A group of experienced teachers, who develop teacher trainings and school units on inquiry-based learning themselves, visited one of our teacher training sessions on February 20, 2014
Photo 11.2.2014
We – Evelyn, Sebastian, Fiona and Miriam – will be happy when it´s Easter and we have holidays to relax. But we are grateful for all the helpful, insightful and cooperative feedback that teachers have given us. “I want to go to school and begin with the unit tomorrow” a young teacher commented. “With the teacher guide, the kit and the teacher training I’m so well prepared, that I could start immediately.”


Teacher training in Greece

The teacher training in Greece was completed successfully in January 2014. 32 teachers participated in the three workshops that took place at the premises of Eugenides Foundation, in Athens. The first two workshops (November – December 2013) focused on the teaching the Greek unit in the school class while the third workshop (January 2014) on the training of teachers’ trainers.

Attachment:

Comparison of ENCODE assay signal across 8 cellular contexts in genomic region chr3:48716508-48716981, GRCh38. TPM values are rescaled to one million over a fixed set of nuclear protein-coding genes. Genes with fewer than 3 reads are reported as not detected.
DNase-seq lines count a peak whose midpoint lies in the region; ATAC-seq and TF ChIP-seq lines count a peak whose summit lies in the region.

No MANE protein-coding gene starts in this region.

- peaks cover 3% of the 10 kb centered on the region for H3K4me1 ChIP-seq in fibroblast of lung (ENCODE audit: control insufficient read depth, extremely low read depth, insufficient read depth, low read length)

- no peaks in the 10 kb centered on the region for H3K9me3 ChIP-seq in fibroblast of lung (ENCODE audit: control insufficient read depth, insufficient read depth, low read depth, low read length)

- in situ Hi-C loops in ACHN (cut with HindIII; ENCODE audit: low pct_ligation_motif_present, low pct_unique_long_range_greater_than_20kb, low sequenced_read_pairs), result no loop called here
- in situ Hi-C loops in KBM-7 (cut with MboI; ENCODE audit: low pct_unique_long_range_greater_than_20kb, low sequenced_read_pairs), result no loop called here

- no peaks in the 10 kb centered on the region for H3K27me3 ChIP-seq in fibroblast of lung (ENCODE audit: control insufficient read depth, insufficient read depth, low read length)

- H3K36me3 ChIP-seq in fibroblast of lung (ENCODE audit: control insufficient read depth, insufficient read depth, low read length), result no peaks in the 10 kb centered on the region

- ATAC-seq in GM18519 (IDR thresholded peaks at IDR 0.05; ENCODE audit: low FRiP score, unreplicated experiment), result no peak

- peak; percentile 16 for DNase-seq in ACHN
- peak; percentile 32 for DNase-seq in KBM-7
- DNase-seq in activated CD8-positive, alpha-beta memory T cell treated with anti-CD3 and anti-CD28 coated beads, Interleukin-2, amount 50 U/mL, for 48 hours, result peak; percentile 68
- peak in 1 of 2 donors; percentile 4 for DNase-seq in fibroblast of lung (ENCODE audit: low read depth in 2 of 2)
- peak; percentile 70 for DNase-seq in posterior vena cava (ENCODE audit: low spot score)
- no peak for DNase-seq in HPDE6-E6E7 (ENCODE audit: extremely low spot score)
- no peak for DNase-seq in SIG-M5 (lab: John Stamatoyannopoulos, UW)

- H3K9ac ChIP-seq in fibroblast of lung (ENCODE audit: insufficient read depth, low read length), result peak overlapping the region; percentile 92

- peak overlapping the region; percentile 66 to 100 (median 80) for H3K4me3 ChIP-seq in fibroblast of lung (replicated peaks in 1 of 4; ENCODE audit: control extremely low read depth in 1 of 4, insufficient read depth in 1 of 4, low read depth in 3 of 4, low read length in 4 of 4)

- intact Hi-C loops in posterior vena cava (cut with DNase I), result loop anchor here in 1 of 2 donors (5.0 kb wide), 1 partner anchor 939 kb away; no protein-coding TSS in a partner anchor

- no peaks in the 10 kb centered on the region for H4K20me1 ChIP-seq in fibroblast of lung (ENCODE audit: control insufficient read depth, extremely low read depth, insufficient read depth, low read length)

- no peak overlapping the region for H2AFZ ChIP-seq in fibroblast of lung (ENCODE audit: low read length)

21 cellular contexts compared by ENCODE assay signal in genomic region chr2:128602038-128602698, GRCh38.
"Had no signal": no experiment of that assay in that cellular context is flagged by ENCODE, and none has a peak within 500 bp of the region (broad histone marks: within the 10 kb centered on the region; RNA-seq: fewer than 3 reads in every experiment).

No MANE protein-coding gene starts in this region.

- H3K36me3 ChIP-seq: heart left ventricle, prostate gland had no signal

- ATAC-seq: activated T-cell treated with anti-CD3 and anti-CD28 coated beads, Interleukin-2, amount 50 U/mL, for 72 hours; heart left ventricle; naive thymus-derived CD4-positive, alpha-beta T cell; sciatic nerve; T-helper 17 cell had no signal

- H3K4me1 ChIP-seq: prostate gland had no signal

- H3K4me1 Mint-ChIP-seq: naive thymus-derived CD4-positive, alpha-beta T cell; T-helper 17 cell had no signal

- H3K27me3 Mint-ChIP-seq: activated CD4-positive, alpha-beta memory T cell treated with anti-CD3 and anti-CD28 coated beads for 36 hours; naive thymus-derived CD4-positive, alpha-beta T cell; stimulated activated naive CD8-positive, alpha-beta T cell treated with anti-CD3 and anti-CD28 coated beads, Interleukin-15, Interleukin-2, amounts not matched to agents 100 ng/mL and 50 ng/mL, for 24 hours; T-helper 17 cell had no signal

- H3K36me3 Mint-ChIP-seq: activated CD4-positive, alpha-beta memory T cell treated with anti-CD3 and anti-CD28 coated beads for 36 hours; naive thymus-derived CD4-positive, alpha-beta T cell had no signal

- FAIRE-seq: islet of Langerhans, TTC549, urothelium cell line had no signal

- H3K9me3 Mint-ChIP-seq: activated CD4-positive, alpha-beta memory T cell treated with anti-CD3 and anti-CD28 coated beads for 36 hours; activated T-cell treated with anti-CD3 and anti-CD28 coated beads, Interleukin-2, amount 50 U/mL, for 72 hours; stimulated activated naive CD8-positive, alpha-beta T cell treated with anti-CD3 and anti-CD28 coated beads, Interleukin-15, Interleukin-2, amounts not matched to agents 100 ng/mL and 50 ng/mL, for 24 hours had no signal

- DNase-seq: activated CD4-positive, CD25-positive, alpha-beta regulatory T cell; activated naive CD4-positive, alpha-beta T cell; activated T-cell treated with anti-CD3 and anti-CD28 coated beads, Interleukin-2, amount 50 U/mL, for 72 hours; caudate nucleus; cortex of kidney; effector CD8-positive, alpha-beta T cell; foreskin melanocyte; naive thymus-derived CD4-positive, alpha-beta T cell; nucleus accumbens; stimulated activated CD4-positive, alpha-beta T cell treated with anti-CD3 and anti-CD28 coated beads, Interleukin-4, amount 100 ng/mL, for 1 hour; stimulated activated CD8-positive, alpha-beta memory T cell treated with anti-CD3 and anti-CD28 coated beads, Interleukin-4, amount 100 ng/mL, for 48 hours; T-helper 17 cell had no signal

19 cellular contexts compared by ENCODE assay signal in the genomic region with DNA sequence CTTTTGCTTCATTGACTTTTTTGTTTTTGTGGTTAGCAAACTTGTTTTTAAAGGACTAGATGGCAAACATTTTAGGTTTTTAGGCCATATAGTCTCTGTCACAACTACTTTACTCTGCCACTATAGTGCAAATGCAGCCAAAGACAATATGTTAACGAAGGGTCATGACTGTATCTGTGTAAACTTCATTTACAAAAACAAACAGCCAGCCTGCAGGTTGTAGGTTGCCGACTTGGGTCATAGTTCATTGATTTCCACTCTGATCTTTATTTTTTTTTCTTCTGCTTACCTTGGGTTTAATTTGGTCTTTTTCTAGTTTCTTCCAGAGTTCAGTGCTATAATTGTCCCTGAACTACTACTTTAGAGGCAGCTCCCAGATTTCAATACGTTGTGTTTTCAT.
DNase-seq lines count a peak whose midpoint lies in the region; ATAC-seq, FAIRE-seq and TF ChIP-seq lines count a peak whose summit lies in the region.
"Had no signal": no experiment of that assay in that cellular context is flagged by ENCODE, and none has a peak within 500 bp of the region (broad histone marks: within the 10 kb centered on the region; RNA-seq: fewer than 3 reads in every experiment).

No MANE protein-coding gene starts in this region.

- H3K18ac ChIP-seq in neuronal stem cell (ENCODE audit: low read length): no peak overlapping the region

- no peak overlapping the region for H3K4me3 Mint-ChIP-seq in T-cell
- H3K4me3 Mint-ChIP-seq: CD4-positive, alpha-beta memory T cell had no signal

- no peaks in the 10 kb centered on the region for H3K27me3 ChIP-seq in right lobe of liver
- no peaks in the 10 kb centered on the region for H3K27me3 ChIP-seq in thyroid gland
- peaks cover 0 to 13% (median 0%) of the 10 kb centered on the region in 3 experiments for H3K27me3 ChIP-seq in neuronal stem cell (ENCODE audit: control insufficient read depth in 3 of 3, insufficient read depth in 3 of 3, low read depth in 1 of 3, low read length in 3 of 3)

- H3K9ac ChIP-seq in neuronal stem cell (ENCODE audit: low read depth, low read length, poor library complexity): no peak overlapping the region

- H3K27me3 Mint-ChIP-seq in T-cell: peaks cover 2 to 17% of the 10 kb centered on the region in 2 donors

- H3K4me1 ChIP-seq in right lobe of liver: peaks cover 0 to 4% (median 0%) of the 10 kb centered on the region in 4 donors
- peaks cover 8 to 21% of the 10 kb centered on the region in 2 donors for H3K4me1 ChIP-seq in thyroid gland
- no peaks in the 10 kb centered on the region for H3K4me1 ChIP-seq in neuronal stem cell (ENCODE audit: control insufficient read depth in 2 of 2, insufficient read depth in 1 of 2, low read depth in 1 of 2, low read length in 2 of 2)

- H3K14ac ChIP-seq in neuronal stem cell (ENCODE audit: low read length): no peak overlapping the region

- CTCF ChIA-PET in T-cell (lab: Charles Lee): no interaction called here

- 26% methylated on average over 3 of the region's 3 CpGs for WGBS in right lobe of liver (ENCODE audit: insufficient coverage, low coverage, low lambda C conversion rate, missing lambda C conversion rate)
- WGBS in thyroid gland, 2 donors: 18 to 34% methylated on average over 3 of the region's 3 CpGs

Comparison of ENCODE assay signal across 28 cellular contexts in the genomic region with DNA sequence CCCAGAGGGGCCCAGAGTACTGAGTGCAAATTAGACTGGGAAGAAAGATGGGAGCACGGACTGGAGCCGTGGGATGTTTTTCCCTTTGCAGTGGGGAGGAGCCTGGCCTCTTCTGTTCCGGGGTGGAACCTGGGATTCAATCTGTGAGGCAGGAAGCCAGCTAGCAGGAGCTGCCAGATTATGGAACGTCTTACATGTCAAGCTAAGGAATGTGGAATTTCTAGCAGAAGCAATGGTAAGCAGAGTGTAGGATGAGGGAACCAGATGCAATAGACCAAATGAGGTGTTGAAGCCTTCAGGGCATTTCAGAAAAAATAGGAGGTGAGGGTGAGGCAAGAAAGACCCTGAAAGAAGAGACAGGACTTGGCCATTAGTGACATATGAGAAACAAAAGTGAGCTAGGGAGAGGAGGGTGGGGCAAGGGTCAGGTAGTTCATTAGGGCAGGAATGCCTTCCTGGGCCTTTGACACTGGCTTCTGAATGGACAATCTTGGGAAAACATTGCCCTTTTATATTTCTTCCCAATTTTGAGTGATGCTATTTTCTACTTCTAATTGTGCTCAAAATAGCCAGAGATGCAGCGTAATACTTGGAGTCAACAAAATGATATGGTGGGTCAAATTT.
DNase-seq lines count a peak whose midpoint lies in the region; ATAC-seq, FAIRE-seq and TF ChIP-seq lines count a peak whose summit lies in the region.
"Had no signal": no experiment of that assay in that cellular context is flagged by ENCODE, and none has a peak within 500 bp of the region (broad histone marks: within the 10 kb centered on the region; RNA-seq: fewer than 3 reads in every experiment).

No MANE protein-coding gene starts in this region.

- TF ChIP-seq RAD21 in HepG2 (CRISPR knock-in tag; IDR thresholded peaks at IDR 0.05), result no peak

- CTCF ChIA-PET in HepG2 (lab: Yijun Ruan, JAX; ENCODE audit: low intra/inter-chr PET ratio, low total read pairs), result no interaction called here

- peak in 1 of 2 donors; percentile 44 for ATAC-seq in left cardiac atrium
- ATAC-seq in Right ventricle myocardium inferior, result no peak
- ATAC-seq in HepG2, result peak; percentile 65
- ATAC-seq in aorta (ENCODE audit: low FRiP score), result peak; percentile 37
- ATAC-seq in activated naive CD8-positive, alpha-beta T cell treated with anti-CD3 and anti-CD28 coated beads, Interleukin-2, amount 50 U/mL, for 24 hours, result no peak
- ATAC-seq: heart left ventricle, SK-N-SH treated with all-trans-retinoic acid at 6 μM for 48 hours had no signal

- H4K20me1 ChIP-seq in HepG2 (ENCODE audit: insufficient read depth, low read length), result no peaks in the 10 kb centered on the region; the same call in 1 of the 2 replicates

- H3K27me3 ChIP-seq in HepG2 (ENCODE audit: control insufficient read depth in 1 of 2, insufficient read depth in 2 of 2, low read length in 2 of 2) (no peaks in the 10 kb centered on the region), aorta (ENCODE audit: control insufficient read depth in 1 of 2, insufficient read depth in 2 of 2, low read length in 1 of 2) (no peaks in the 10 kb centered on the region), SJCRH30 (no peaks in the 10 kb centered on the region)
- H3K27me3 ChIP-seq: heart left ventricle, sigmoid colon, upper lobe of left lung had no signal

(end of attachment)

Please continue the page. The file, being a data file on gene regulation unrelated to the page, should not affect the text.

The teachers were trained mainly on the Greek challenge titled “High and dry: Protecting objects on a floating platform’’. The task was to build a floating platform that would carry a small number of objects across the water channel. Teachers were at first introduced to the concepts of “Engineering” and “Technology» and also to the ENGINEER Design Process (EDP) through various workshop activities such as ‘’Engineering an Envelope’’ or ‘’Stable Table’’. Afterwards, the structure of the Greek teaching unit was presented as well as the knowledge background relevant to the science topics (forces, buoyancy etc). As a result, teachers activated pre-existing knowledge or acquired additional scientific knowledge that was useful for tackling the challenge. To prepare themselves, teachers participated actively in the design process of the unit and other hands-on activities and experiments. In addition, a thorough demonstration of the Israeli Challenge “ready steady blow” took place as well as a brief overview of the other 8 challenges was presented. Some of the participants were trained to introduce this unit to other teachers. The training process was supported by two science educators from the museum (Eugenides Foundation) as well as the teacher from the partner school (Moraitis School). The teacher’s guide and the Trainings handbook supported sufficiently the whole teaching process.